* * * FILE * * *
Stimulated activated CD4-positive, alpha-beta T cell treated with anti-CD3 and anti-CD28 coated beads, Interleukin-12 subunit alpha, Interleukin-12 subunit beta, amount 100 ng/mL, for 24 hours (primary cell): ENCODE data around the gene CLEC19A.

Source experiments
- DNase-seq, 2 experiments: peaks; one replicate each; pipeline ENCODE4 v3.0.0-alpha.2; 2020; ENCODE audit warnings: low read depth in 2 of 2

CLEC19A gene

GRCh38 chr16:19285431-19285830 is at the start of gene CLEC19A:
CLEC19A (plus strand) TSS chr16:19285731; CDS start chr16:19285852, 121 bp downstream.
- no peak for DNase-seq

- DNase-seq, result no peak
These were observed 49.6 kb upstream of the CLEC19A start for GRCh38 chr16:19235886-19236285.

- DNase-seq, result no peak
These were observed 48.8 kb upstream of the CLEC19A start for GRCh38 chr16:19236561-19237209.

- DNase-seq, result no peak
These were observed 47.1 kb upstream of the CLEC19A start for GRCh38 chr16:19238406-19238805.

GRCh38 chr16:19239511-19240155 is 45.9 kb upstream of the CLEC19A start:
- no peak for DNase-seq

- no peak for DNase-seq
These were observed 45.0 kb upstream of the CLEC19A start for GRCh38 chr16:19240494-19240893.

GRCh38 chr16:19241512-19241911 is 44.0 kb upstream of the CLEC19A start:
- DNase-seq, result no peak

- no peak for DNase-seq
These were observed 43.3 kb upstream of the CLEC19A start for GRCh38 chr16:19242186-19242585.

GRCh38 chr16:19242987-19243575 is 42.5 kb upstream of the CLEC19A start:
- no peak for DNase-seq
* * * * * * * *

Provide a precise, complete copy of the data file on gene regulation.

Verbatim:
Stimulated activated CD4-positive, alpha-beta T cell treated with anti-CD3 and anti-CD28 coated beads, Interleukin-12 subunit alpha, Interleukin-12 subunit beta, amount 100 ng/mL, for 24 hours (primary cell): ENCODE data around the gene CLEC19A.

Source experiments
- DNase-seq, 2 experiments: peaks; one replicate each; pipeline ENCODE4 v3.0.0-alpha.2; 2020; ENCODE audit warnings: low read depth in 2 of 2

CLEC19A gene

GRCh38 chr16:19285431-19285830 is at the start of gene CLEC19A:
CLEC19A (plus strand) TSS chr16:19285731; CDS start chr16:19285852, 121 bp downstream.
- no peak for DNase-seq

- DNase-seq, result no peak
These were observed 49.6 kb upstream of the CLEC19A start for GRCh38 chr16:19235886-19236285.

- DNase-seq, result no peak
These were observed 48.8 kb upstream of the CLEC19A start for GRCh38 chr16:19236561-19237209.

- DNase-seq, result no peak
These were observed 47.1 kb upstream of the CLEC19A start for GRCh38 chr16:19238406-19238805.

GRCh38 chr16:19239511-19240155 is 45.9 kb upstream of the CLEC19A start:
- no peak for DNase-seq

- no peak for DNase-seq
These were observed 45.0 kb upstream of the CLEC19A start for GRCh38 chr16:19240494-19240893.

GRCh38 chr16:19241512-19241911 is 44.0 kb upstream of the CLEC19A start:
- DNase-seq, result no peak

- no peak for DNase-seq
These were observed 43.3 kb upstream of the CLEC19A start for GRCh38 chr16:19242186-19242585.

GRCh38 chr16:19242987-19243575 is 42.5 kb upstream of the CLEC19A start:
- no peak for DNase-seq